Naturally, the growth of the home-testing industry has given rise to a demand for contract laboratories to process these results.
Companies can choose to manufacture, market, and analyze their own testing kits, or simply contract out analytics to an independent laboratory. Setting up a laboratory requires expertise, capital, and accreditation from Clinical Laboratory Improvement Amendments (CLIA) and the College of American Pathologists (CAP).
While the process for meeting CLIA is publicly available, a resource for CAP accreditation is a bit more difficult to access. Entrepreneurs considering entering the laboratory processing industry can benefit from working with an experienced consulting firm.
Prior to the pandemic, medical providers were slowly rolling out telehealth services to connect difficult-to-reach populations to healthcare. The effort gained a considerable boost after COVID public health protocols forced people out of the workplace and into their homes. As telecommuting became the norm, resistance against video conferencing for other purposes began to decline.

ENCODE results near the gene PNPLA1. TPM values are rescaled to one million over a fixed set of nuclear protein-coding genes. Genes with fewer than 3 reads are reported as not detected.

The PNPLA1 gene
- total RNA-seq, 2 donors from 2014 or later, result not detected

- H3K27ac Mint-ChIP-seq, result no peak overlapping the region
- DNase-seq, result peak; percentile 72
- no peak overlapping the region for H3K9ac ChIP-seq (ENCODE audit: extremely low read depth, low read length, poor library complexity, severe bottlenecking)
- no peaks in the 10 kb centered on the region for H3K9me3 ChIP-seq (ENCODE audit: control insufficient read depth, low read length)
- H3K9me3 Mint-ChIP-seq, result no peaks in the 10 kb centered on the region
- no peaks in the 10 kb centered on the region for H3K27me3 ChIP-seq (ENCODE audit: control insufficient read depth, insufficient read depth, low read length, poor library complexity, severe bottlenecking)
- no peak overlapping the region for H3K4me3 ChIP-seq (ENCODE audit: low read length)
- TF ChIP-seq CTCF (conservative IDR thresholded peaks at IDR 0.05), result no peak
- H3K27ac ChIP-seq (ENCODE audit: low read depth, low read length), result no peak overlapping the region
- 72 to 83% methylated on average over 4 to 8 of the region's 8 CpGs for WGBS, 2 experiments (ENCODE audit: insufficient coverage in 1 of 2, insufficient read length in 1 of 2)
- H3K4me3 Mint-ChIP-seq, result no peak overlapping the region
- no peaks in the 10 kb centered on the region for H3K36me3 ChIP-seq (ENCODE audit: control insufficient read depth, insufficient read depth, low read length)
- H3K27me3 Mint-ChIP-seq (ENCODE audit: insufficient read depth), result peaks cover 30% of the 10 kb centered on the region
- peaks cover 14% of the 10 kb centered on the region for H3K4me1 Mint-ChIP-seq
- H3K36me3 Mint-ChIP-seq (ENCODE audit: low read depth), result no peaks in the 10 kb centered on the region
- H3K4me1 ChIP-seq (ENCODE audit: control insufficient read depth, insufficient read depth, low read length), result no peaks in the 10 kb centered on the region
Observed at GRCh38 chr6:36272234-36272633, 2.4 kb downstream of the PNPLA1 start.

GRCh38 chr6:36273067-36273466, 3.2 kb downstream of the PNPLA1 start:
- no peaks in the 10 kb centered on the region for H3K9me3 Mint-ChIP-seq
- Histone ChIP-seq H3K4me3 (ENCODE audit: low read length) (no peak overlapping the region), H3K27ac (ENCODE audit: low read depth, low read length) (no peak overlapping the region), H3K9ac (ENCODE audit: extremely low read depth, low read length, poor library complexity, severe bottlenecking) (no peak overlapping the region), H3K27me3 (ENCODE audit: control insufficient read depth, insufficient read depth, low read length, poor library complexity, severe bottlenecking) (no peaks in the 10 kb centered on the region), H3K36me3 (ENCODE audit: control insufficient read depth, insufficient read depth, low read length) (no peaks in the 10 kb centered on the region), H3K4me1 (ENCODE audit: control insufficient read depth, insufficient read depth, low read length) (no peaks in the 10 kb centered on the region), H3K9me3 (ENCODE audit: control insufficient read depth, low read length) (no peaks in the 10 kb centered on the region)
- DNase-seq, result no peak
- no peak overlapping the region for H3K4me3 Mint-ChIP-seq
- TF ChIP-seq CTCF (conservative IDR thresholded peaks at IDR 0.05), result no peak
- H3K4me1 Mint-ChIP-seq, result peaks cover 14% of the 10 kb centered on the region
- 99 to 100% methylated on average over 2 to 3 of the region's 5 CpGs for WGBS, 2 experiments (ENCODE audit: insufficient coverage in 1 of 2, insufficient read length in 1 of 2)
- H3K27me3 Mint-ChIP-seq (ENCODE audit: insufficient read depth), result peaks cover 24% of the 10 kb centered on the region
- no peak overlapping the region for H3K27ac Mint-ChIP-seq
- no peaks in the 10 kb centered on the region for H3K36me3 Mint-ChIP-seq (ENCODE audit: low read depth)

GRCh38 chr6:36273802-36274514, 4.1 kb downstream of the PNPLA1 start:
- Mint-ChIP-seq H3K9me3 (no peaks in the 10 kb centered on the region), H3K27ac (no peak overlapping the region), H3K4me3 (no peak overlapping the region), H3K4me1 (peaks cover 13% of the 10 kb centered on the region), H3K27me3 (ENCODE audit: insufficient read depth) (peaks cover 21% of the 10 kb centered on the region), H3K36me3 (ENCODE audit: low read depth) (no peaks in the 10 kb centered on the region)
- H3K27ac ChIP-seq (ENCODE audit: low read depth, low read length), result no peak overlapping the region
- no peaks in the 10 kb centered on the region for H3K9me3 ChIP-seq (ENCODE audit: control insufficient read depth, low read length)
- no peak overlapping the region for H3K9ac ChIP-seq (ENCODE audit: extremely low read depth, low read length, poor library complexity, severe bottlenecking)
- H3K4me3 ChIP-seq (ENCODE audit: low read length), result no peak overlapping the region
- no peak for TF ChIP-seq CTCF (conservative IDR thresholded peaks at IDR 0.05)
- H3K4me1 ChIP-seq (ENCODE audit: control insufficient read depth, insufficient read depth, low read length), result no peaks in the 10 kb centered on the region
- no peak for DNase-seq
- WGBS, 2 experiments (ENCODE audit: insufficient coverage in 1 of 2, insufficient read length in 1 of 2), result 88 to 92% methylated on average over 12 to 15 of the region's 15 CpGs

The Department of Health and Human Service noted a 63 percent increase in telehealth usage amongst Medicare recipients. In general, people believe telehealth is secure and convenient. Although it won’t replace the essential human element in a face-to-face visit, healthcare systems are seeking robust telehealth platforms and technologies to supplement current services.
As telehealth has the potential to deeply reduce costs associated with emergency services and patient readmissions, governments and public health departments are looking very closely at solutions that can securely deliver virtual care. Entrepreneurs who can address current gaps in telehealth, such as data integration and physician onboarding, have the ability to tap into a trillion dollar industry.
Portable Healthcare Devices
Like the home-testing industry, portable healthcare devices have experienced widespread adoption as consumers demand more flexibility and control over their medical care.
One textbook example of a successful portable healthcare device is the home hemodialysis machine. Traditionally, kidney patients would have to travel from their homes to spend hours in a dialysis center. This model caused major disruptions to their routines, making it difficult to work or perform caregiving duties.
Home dialysis machines allow patients to receive life-extending treatment in the comfort of their homes. Unlike center-based machines, at-home dialysis uses a slower, gentler blood filtering method that reduces side effects like fatigue.
Portable healthcare devices also have applications for chronic illnesses, cardiovascular disease management, and conditions like sleep apnea and asthma.
Healthcare systems also reap benefits from portable healthcare devices as this delivery model reduces the cost of patient care while improving patient experience.